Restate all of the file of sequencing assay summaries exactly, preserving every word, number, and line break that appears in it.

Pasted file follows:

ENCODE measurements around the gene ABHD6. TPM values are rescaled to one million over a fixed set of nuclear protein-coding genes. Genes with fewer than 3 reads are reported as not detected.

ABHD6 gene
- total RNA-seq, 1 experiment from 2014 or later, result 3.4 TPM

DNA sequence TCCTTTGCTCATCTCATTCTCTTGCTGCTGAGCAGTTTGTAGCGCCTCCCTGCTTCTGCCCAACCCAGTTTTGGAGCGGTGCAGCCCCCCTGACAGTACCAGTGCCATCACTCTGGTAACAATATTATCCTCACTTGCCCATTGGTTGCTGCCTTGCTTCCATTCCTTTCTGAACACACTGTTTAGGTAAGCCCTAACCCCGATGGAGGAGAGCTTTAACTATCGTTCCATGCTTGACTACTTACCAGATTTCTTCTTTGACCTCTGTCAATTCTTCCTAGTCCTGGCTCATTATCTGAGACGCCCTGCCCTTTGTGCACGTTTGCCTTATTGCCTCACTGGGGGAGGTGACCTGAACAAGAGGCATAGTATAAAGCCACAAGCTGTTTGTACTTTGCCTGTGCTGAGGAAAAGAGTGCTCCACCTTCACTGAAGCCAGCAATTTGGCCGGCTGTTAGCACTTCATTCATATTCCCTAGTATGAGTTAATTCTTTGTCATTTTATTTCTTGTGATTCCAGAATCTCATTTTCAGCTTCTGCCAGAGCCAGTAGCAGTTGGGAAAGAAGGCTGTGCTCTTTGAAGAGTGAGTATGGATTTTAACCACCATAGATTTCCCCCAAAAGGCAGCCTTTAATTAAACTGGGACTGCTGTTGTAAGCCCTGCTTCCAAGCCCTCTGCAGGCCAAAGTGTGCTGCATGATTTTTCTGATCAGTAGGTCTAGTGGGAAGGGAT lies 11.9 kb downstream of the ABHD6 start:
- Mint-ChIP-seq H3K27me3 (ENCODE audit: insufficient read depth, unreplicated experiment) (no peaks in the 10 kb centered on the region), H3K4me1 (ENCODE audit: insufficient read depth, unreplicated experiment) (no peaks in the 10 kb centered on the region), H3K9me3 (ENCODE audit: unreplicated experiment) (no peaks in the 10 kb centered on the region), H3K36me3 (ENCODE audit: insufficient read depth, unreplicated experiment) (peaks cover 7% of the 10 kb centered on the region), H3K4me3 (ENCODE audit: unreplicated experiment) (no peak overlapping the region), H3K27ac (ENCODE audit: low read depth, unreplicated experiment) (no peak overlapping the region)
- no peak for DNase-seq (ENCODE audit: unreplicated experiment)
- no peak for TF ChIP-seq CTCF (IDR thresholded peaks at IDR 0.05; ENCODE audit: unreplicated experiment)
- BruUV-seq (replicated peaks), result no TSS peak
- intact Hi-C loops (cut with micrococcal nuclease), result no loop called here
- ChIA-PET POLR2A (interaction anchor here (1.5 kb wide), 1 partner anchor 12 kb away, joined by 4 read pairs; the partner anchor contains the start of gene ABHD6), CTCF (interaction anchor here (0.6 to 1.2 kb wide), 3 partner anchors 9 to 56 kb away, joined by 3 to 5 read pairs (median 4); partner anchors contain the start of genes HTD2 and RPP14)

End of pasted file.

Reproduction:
ENCODE measurements around the gene ABHD6. TPM values are rescaled to one million over a fixed set of nuclear protein-coding genes. Genes with fewer than 3 reads are reported as not detected.

ABHD6 gene
- total RNA-seq, 1 experiment from 2014 or later, result 3.4 TPM

DNA sequence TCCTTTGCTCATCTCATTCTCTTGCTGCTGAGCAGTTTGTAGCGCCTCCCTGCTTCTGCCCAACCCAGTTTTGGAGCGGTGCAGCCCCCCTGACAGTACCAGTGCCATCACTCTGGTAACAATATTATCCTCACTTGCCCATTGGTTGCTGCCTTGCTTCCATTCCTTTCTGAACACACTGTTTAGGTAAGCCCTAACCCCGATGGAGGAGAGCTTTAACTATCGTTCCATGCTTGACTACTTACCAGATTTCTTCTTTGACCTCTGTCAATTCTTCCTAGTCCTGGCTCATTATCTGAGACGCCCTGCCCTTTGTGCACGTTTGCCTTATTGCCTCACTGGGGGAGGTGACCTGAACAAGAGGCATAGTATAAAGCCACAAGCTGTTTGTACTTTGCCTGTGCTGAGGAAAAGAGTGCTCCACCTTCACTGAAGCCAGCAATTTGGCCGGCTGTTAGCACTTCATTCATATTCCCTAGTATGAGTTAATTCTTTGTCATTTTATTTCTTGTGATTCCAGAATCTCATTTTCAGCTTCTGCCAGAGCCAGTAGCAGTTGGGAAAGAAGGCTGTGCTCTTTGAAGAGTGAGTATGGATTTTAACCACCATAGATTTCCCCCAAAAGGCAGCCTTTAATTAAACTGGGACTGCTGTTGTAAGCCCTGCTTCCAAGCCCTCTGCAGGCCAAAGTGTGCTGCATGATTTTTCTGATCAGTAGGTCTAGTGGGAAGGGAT lies 11.9 kb downstream of the ABHD6 start:
- Mint-ChIP-seq H3K27me3 (ENCODE audit: insufficient read depth, unreplicated experiment) (no peaks in the 10 kb centered on the region), H3K4me1 (ENCODE audit: insufficient read depth, unreplicated experiment) (no peaks in the 10 kb centered on the region), H3K9me3 (ENCODE audit: unreplicated experiment) (no peaks in the 10 kb centered on the region), H3K36me3 (ENCODE audit: insufficient read depth, unreplicated experiment) (peaks cover 7% of the 10 kb centered on the region), H3K4me3 (ENCODE audit: unreplicated experiment) (no peak overlapping the region), H3K27ac (ENCODE audit: low read depth, unreplicated experiment) (no peak overlapping the region)
- no peak for DNase-seq (ENCODE audit: unreplicated experiment)
- no peak for TF ChIP-seq CTCF (IDR thresholded peaks at IDR 0.05; ENCODE audit: unreplicated experiment)
- BruUV-seq (replicated peaks), result no TSS peak
- intact Hi-C loops (cut with micrococcal nuclease), result no loop called here
- ChIA-PET POLR2A (interaction anchor here (1.5 kb wide), 1 partner anchor 12 kb away, joined by 4 read pairs; the partner anchor contains the start of gene ABHD6), CTCF (interaction anchor here (0.6 to 1.2 kb wide), 3 partner anchors 9 to 56 kb away, joined by 3 to 5 read pairs (median 4); partner anchors contain the start of genes HTD2 and RPP14)